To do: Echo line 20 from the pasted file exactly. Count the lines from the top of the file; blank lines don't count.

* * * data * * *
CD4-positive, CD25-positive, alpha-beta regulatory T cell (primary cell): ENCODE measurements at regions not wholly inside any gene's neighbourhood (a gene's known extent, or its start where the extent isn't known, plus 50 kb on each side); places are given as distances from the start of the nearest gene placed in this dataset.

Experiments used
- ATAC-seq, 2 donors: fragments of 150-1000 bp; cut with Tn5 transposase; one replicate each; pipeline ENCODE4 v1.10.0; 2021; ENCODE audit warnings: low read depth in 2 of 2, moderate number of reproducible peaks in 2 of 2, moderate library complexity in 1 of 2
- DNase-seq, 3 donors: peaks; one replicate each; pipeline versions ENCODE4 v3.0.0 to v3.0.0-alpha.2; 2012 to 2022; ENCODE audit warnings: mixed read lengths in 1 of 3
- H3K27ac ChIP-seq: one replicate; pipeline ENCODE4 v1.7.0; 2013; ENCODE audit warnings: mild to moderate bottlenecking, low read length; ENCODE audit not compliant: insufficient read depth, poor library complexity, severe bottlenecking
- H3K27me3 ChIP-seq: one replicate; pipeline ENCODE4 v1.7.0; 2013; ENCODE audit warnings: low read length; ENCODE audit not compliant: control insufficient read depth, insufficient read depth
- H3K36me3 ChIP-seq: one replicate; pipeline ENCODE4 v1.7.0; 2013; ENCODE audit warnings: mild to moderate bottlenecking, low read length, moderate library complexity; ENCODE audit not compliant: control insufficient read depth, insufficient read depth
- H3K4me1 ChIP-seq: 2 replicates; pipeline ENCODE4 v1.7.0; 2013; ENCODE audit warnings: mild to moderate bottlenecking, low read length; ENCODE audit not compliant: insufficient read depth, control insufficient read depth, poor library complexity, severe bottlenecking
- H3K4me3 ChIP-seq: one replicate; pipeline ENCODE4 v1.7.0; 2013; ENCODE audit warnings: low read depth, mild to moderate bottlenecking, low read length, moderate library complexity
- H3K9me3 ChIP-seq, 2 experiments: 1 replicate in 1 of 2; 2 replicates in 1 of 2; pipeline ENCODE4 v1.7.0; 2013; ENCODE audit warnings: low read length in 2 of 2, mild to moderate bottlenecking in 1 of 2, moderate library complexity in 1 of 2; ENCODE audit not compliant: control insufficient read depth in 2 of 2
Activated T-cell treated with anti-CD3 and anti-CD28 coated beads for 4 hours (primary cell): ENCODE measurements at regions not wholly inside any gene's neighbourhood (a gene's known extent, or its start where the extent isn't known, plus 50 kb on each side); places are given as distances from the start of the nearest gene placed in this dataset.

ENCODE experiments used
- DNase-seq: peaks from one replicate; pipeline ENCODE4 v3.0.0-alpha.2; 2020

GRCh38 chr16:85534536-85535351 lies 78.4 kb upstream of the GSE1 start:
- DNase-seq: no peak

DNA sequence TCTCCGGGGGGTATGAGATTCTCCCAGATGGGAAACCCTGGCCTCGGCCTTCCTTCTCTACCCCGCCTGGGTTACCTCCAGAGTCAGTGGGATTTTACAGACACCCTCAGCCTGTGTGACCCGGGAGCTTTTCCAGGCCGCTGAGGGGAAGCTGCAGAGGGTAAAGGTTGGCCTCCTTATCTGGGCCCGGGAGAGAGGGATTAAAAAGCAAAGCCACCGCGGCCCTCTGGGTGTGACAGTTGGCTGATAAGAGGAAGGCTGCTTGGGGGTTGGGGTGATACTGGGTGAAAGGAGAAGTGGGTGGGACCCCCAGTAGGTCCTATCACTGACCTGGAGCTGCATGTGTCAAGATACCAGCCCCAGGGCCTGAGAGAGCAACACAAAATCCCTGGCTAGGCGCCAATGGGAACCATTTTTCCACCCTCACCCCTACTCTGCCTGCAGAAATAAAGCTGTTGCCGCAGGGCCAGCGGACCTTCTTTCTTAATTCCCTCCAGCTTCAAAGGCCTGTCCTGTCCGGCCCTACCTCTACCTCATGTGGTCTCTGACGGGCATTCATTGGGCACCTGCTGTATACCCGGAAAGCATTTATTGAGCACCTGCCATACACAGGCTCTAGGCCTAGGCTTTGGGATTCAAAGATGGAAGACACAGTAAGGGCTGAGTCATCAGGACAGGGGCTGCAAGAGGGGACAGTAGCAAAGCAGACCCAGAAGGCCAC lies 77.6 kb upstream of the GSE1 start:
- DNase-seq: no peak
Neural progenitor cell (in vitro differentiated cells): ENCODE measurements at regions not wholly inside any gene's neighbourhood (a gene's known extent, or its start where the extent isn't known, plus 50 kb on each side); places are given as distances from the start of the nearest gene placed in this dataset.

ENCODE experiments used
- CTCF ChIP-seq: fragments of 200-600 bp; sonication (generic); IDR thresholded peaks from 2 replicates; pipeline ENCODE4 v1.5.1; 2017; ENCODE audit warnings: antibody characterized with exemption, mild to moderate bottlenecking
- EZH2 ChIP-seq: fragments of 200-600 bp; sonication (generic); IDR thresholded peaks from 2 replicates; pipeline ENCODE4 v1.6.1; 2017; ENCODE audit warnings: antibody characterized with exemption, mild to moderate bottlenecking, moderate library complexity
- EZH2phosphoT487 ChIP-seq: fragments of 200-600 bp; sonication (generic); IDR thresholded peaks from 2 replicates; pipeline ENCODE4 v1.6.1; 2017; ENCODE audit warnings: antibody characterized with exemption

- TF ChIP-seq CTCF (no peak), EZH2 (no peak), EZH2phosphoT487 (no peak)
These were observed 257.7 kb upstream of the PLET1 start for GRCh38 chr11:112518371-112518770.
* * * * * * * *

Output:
- CTCF ChIP-seq: fragments of 200-600 bp; sonication (generic); IDR thresholded peaks from 2 replicates; pipeline ENCODE4 v1.5.1; 2017; ENCODE audit warnings: antibody characterized with exemption, mild to moderate bottlenecking